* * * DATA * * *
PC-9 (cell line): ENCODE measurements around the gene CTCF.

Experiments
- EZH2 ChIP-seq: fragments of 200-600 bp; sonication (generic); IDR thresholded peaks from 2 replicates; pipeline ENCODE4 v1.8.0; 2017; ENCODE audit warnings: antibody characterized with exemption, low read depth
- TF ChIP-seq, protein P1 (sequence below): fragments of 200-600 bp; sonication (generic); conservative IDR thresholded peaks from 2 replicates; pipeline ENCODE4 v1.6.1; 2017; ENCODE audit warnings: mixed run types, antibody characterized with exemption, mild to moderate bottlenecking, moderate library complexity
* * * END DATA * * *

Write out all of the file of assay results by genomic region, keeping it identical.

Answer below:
PC-9 (cell line): ENCODE measurements around the gene CTCF.

Experiments
- EZH2 ChIP-seq: fragments of 200-600 bp; sonication (generic); IDR thresholded peaks from 2 replicates; pipeline ENCODE4 v1.8.0; 2017; ENCODE audit warnings: antibody characterized with exemption, low read depth
- TF ChIP-seq, protein P1 (sequence below): fragments of 200-600 bp; sonication (generic); conservative IDR thresholded peaks from 2 replicates; pipeline ENCODE4 v1.6.1; 2017; ENCODE audit warnings: mixed run types, antibody characterized with exemption, mild to moderate bottlenecking, moderate library complexity